As many parts of Victoria move to Stage 4 restrictions, it’s a critical time to reflect on how measures to curb the spread of COVID-19 impact the incidence of family violence and how professionals can overcome challenges associated with supporting victim survivors under lockdown.
The Monash Gender and Family Violence Centre recently published a research report capturing the voices and experiences of 166 Victorian practitioners supporting women experiencing violence during Victoria’s initial COVID-19 shutdown period.
The responses, collected through an anonymous online survey between April and May 2020, are insightful, inspiring and informative. Here’s a summary of the key findings.
More frequent, more severe violence
Among the practitioners surveyed, 59% of respondents reported that COVID-19 has increased the frequency of violence against women, while 50% said it has increased the severity. 42% of respondents reported an increase in women experiencing family violence for the first time.
As violence has become more frequent and severe, women’s support needs have become increasingly complex. Over three quarters of respondents reported an increase in case complexity and 55% reported a significant increase.
Enhanced tactics of control
Practitioners also highlighted that perpetrators are using new forms of violence and “enhanced tactics” to control, coerce and socially isolate victim survivors during the pandemic.
These tactics include weaponising the COVID-19 restrictions and using the threat of infection to control women’s movements and decision-making power. As one practitioner articulated:
“Perpetrators are using COVID-19 as a reason to keep women isolated, for example, not letting them out of the home to ‘protect them’ from COVID-19.”
Additional barriers to support
In addition to impacting the prevalence and nature of family violence, the pandemic has also diminished women’s capacity to reach out for support. In particular, practitioners were concerned by increased perpetrator surveillance over victim survivor’s devices and online activity, restricting their ability to safely contact support services. As one practitioner voiced:
“Partners who are monitoring phone use now have an increased amount of power and control in this domain as the phone is now quite literally the only connection with the outside world. “
“Women have been very concerned about their phone calls being overheard and not having a safe space to speak freely. Women have often ended phone calls, changed the topic or called back later when it is safe to talk.”
According to the report, lockdown measures have also further isolated victim survivors from their usual support networks, increasing the overall invisibility of their victimisation.
Overcoming challenges posed by lockdown
Across the sector, services and professionals are working in new, innovative ways to continue safely reaching and delivering support to at-risk women during COVID-19. A few innovative approaches to service delivery professionals shared via the survey include:
- Integrating family violence support into “essential services” that have remained open through lockdown periods, including GP clinics, Centrelink and childcare centres.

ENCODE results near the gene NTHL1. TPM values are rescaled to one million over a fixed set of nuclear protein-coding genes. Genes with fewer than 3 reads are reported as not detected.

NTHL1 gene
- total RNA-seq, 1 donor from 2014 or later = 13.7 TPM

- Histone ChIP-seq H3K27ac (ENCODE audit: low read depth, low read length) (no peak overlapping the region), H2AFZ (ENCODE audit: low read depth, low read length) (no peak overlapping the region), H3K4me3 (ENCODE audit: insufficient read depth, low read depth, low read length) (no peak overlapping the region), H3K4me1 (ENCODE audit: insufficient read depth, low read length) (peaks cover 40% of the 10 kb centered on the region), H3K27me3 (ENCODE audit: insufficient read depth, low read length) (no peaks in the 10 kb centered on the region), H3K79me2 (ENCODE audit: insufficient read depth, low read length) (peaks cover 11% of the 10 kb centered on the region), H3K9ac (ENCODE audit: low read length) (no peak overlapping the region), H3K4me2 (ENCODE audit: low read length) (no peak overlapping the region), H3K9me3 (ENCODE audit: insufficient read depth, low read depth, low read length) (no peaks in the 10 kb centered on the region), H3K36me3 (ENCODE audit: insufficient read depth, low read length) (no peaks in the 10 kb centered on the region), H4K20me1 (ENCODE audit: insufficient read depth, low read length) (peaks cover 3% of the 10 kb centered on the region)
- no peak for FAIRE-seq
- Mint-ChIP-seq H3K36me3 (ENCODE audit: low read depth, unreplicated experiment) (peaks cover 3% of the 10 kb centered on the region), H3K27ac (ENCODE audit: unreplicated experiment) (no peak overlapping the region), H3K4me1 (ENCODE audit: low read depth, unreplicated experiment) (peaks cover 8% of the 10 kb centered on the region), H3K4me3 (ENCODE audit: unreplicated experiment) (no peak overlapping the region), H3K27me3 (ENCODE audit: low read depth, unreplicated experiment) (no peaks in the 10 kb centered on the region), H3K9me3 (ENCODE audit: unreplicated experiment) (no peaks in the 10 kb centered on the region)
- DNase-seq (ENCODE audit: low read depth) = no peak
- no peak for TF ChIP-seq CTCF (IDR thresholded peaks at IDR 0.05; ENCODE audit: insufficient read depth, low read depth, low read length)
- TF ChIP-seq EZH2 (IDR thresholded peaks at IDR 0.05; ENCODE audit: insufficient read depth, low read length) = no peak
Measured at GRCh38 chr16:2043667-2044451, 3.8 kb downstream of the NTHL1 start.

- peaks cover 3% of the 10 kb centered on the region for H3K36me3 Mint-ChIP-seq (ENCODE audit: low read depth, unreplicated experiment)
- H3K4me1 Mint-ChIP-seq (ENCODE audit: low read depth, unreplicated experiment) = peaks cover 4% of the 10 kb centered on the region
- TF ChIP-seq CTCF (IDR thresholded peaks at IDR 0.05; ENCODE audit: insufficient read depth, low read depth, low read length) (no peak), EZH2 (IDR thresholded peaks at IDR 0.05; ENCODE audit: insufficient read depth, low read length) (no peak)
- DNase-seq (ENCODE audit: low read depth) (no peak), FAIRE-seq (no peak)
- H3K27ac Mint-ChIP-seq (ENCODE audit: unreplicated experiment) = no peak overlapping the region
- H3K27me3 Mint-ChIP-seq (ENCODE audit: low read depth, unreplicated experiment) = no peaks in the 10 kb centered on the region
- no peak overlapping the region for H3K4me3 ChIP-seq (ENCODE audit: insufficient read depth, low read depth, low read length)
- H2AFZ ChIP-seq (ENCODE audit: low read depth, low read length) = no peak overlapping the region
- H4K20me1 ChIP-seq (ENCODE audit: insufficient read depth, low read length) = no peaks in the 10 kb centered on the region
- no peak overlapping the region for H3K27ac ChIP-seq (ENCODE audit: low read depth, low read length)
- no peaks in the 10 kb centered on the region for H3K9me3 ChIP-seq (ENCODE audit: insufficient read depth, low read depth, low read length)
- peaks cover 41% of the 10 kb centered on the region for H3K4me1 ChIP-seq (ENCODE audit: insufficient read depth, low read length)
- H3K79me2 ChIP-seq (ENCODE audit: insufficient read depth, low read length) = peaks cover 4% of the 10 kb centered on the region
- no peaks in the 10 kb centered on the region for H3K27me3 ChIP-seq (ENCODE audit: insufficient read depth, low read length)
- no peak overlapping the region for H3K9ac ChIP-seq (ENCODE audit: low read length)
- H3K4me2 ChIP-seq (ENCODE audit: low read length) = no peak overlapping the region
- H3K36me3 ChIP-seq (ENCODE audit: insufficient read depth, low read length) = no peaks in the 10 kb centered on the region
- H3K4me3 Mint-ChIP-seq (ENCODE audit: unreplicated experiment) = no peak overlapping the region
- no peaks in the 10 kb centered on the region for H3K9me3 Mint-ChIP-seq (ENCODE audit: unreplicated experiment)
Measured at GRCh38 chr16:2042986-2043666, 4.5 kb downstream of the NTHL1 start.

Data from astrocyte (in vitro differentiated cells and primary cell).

- Creating new alert systems victim survivors can use if in trouble or in need of support.
- Partnering with all-women rideshare company, Shebah, to provide safe transport and deliveries to women and children experiencing family violence.
- Getting clients to provide virtual “house tours” to provide more information to support risk assessment and safety planning.
- Using alternative phone solutions that do not require app downloads to devices, such as Gruveo.
- Utilising video streaming technologies such as Microsoft Teams, Zoom and WhatsApp to connect with clients and do virtual risk assessments and safety planning.
Implications for professionals’ wellbeing
The research also drew attention to the effects COVID-19 has had on practitioners’ wellbeing. Several respondents reported that – since shifting to remote service delivery – the lines between work and home had become increasingly blurred, making it harder to “switch off” after a day of work. As one respondent shared:
“Boundaries for me personally – [having] work computers at home [I’m] more likely to check emails out of business hours because of concern for the family [and] wanting to see a response to be reassured they are ok. “
Others mentioned that adapting to new modes of service delivery when family violence is increasing in severity and frequency has created additional work-induced stress. In the words of one practitioner:
“[There is] increased stress on clinicians due to the pressure to not place the client at greater risk of harm when delivering an adapted service model whilst the client is in isolation with the perpetrator.”
If you’re struggling at the moment, remember there are particular services and people in your organisation you can lean on for wellbeing support. Check out this section of The Lookout for information on what supports are available to you.
To learn more about this research project, and read the entire report for yourself, click here.
For more information and resources to support your practice during COVID-19, check out our COVID-19 and family violence section.